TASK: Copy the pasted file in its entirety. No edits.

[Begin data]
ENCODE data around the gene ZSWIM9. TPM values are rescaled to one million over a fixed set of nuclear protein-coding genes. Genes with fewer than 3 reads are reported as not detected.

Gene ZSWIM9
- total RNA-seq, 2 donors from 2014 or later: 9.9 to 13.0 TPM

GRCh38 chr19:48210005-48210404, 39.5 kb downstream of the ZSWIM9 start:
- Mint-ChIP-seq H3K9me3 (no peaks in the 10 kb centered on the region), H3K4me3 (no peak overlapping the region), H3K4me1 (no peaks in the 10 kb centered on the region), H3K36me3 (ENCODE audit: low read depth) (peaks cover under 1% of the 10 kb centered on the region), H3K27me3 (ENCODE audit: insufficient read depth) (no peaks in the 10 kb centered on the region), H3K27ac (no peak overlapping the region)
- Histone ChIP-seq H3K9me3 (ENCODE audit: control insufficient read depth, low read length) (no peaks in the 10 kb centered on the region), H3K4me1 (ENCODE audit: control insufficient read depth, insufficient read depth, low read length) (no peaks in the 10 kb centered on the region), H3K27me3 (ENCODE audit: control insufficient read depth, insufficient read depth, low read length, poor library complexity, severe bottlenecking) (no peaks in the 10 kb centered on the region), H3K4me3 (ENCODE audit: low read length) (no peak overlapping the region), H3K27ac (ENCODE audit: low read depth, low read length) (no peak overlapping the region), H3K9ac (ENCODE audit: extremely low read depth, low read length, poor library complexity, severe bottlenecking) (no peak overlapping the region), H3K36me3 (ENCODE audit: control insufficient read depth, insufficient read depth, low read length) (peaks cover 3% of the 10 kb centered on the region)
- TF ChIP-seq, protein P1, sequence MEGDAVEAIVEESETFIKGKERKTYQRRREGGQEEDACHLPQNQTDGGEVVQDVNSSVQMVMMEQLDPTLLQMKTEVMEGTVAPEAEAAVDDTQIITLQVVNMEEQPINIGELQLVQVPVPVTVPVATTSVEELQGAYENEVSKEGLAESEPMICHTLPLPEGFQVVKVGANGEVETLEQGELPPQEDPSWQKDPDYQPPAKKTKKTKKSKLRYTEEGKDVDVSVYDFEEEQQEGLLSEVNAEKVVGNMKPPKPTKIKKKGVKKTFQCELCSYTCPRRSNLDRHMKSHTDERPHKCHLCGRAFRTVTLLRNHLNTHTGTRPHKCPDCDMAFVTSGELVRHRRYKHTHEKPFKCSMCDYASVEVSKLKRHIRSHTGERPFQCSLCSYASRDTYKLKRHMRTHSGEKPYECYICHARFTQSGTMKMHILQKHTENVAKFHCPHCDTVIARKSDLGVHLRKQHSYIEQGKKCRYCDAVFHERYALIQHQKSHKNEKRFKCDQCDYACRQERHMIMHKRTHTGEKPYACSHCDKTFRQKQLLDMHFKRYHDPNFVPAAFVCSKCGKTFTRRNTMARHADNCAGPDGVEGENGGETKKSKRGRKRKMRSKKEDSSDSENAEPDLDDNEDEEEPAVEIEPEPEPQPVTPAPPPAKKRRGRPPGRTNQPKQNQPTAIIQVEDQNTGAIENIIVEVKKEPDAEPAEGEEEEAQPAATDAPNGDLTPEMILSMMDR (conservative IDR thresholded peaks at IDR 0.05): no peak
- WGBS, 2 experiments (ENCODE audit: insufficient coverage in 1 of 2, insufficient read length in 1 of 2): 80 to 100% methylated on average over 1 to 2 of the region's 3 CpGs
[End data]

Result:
ENCODE data around the gene ZSWIM9. TPM values are rescaled to one million over a fixed set of nuclear protein-coding genes. Genes with fewer than 3 reads are reported as not detected.

Gene ZSWIM9
- total RNA-seq, 2 donors from 2014 or later: 9.9 to 13.0 TPM

GRCh38 chr19:48210005-48210404, 39.5 kb downstream of the ZSWIM9 start:
- Mint-ChIP-seq H3K9me3 (no peaks in the 10 kb centered on the region), H3K4me3 (no peak overlapping the region), H3K4me1 (no peaks in the 10 kb centered on the region), H3K36me3 (ENCODE audit: low read depth) (peaks cover under 1% of the 10 kb centered on the region), H3K27me3 (ENCODE audit: insufficient read depth) (no peaks in the 10 kb centered on the region), H3K27ac (no peak overlapping the region)
- Histone ChIP-seq H3K9me3 (ENCODE audit: control insufficient read depth, low read length) (no peaks in the 10 kb centered on the region), H3K4me1 (ENCODE audit: control insufficient read depth, insufficient read depth, low read length) (no peaks in the 10 kb centered on the region), H3K27me3 (ENCODE audit: control insufficient read depth, insufficient read depth, low read length, poor library complexity, severe bottlenecking) (no peaks in the 10 kb centered on the region), H3K4me3 (ENCODE audit: low read length) (no peak overlapping the region), H3K27ac (ENCODE audit: low read depth, low read length) (no peak overlapping the region), H3K9ac (ENCODE audit: extremely low read depth, low read length, poor library complexity, severe bottlenecking) (no peak overlapping the region), H3K36me3 (ENCODE audit: control insufficient read depth, insufficient read depth, low read length) (peaks cover 3% of the 10 kb centered on the region)
- TF ChIP-seq, protein P1, sequence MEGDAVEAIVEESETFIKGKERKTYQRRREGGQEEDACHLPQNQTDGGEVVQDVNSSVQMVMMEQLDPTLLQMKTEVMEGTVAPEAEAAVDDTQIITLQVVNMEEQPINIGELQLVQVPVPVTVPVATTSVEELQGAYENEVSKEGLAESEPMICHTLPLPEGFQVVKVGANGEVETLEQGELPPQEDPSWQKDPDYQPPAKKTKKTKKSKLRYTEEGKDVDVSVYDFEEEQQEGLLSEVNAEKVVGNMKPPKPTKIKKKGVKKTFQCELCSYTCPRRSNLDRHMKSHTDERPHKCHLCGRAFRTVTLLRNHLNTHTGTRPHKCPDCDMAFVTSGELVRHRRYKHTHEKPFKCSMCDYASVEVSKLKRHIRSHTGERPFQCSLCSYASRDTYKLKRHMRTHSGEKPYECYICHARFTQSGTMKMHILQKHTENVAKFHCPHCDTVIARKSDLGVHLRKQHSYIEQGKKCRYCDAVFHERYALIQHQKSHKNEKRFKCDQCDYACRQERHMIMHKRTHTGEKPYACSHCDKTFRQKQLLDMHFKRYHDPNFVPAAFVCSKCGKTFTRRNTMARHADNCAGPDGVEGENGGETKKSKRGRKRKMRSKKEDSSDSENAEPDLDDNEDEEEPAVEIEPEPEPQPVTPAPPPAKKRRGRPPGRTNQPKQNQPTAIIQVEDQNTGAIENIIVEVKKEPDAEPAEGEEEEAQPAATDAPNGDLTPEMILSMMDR (conservative IDR thresholded peaks at IDR 0.05): no peak
- WGBS, 2 experiments (ENCODE audit: insufficient coverage in 1 of 2, insufficient read length in 1 of 2): 80 to 100% methylated on average over 1 to 2 of the region's 3 CpGs